New view of the heartbeat
The human cardiac voltage-gated sodium channel (Nav1.5) plays a critical role in maintaining regular heartbeats. Mutations in Nav1.5 cause life-threatening heart rhythm disorders (arrhythmias).
Nav1.5 is sensitive to the calcium-ion sensor protein calmodulin (CaM); however, the exact mechanism of how CaM exerts its effect on Nav1.5 is not well understood.
In a study published in the journal Structure, Christopher Johnson, Ph.D., Walter Chazin, Ph.D., and their colleagues integrated structural biology data from multiple techniques to show that CaM engages a portion of Nav1.5 known as the "inactivation gate" in a unique manner.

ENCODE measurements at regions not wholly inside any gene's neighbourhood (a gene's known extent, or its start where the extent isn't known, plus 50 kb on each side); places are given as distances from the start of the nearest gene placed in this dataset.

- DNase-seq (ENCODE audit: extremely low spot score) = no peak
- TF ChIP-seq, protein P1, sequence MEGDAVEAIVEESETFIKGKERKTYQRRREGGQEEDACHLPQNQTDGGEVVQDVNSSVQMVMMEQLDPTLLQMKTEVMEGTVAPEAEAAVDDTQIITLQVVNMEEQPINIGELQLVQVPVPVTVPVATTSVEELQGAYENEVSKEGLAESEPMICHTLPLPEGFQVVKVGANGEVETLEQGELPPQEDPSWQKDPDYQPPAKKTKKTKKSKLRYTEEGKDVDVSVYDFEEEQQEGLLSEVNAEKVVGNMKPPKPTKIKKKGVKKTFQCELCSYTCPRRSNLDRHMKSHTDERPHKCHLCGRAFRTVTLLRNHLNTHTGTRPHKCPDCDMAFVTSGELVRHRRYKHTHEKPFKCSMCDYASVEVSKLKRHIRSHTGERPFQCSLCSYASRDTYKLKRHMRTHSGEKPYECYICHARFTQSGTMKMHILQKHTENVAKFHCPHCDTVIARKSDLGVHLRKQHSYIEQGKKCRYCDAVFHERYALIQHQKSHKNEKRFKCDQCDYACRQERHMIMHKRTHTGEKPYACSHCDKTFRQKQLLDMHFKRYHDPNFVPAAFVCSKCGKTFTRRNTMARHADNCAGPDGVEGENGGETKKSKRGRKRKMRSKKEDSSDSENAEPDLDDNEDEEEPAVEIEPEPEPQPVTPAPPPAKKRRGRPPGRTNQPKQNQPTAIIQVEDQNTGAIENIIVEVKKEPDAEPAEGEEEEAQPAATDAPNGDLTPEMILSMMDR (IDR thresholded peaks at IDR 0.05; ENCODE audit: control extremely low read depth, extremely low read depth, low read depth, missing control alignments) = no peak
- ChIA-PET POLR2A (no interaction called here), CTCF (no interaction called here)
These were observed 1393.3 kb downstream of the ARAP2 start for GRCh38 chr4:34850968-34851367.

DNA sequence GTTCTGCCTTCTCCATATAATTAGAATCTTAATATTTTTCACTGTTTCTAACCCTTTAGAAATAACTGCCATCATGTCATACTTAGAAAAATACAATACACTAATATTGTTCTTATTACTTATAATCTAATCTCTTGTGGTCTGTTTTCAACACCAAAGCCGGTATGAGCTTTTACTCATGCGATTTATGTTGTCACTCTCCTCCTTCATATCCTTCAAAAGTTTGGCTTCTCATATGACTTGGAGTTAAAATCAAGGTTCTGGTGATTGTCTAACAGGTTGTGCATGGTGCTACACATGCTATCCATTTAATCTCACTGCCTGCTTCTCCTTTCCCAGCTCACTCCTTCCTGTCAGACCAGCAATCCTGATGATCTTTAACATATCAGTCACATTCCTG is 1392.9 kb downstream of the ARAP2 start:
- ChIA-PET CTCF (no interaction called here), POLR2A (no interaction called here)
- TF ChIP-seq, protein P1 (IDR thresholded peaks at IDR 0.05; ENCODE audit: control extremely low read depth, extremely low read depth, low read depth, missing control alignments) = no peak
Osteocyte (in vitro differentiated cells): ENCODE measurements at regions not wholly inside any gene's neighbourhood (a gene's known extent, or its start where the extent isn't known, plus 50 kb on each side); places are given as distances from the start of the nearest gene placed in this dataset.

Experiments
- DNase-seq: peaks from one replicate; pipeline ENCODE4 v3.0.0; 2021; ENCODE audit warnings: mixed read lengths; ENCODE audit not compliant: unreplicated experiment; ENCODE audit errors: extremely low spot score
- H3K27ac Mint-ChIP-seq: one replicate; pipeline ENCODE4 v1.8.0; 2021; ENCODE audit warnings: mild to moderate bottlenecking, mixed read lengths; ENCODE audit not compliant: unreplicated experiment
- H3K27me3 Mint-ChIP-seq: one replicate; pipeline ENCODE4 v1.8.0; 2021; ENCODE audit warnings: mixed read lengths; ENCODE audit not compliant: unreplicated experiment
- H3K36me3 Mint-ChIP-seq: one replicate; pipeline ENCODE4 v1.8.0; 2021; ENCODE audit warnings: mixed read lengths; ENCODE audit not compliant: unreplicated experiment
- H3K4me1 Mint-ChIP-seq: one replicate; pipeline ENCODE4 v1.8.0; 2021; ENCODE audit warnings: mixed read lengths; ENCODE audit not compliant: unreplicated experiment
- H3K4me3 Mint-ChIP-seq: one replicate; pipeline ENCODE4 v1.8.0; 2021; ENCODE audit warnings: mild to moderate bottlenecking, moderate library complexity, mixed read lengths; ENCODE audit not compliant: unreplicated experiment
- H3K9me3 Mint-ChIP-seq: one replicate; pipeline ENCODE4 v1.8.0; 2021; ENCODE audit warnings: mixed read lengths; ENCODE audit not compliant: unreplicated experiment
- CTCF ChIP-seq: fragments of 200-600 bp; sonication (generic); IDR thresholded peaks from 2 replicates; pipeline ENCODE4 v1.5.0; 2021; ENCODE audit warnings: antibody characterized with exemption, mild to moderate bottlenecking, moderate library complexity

Then they determined that this calcium-dependent binding of CaM promotes the resetting of the channel after it opens, to help prepare for the next heartbeat.
Their work suggests a mechanism for how calcium and calmodulin fine tune cardiac sodium channels and may help in the development of novel therapeutics and improvements to existing treatments for cardiac arrhythmias.
More information: Christopher N. Johnson et al. A Mechanism of Calmodulin Modulation of the Human Cardiac Sodium Channel, Structure (2018). DOI: 10.1016/j.str.2018.03.005